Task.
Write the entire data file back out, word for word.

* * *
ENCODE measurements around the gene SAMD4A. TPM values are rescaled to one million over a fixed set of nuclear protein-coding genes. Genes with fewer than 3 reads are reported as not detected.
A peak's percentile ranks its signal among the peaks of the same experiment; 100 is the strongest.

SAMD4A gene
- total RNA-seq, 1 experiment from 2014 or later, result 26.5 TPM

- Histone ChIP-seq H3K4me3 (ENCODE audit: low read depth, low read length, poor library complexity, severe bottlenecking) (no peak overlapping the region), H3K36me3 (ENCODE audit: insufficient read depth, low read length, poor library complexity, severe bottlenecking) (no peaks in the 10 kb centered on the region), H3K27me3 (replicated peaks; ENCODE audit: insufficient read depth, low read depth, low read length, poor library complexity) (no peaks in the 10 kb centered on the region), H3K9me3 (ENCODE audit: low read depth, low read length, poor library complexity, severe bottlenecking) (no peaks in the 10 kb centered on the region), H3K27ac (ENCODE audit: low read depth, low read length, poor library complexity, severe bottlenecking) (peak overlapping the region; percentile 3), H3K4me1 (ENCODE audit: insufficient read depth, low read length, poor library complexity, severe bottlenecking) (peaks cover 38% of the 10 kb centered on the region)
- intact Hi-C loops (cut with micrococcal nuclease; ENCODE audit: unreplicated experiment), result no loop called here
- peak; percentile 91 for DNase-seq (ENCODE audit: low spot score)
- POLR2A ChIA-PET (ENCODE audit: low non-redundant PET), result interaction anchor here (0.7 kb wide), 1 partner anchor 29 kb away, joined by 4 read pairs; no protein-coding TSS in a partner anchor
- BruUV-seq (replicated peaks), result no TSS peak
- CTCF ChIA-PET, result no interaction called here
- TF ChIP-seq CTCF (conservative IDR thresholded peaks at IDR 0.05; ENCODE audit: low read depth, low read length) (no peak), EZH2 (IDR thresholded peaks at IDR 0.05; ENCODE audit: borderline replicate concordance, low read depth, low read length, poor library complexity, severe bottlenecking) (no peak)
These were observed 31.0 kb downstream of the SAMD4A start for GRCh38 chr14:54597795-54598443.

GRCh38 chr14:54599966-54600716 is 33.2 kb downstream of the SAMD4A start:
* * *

ENCODE measurements around the gene SAMD4A. TPM values are rescaled to one million over a fixed set of nuclear protein-coding genes. Genes with fewer than 3 reads are reported as not detected.
A peak's percentile ranks its signal among the peaks of the same experiment; 100 is the strongest.

SAMD4A gene
- total RNA-seq, 1 experiment from 2014 or later, result 26.5 TPM

- Histone ChIP-seq H3K4me3 (ENCODE audit: low read depth, low read length, poor library complexity, severe bottlenecking) (no peak overlapping the region), H3K36me3 (ENCODE audit: insufficient read depth, low read length, poor library complexity, severe bottlenecking) (no peaks in the 10 kb centered on the region), H3K27me3 (replicated peaks; ENCODE audit: insufficient read depth, low read depth, low read length, poor library complexity) (no peaks in the 10 kb centered on the region), H3K9me3 (ENCODE audit: low read depth, low read length, poor library complexity, severe bottlenecking) (no peaks in the 10 kb centered on the region), H3K27ac (ENCODE audit: low read depth, low read length, poor library complexity, severe bottlenecking) (peak overlapping the region; percentile 3), H3K4me1 (ENCODE audit: insufficient read depth, low read length, poor library complexity, severe bottlenecking) (peaks cover 38% of the 10 kb centered on the region)
- intact Hi-C loops (cut with micrococcal nuclease; ENCODE audit: unreplicated experiment), result no loop called here
- peak; percentile 91 for DNase-seq (ENCODE audit: low spot score)
- POLR2A ChIA-PET (ENCODE audit: low non-redundant PET), result interaction anchor here (0.7 kb wide), 1 partner anchor 29 kb away, joined by 4 read pairs; no protein-coding TSS in a partner anchor
- BruUV-seq (replicated peaks), result no TSS peak
- CTCF ChIA-PET, result no interaction called here
- TF ChIP-seq CTCF (conservative IDR thresholded peaks at IDR 0.05; ENCODE audit: low read depth, low read length) (no peak), EZH2 (IDR thresholded peaks at IDR 0.05; ENCODE audit: borderline replicate concordance, low read depth, low read length, poor library complexity, severe bottlenecking) (no peak)
These were observed 31.0 kb downstream of the SAMD4A start for GRCh38 chr14:54597795-54598443.

GRCh38 chr14:54599966-54600716 is 33.2 kb downstream of the SAMD4A start: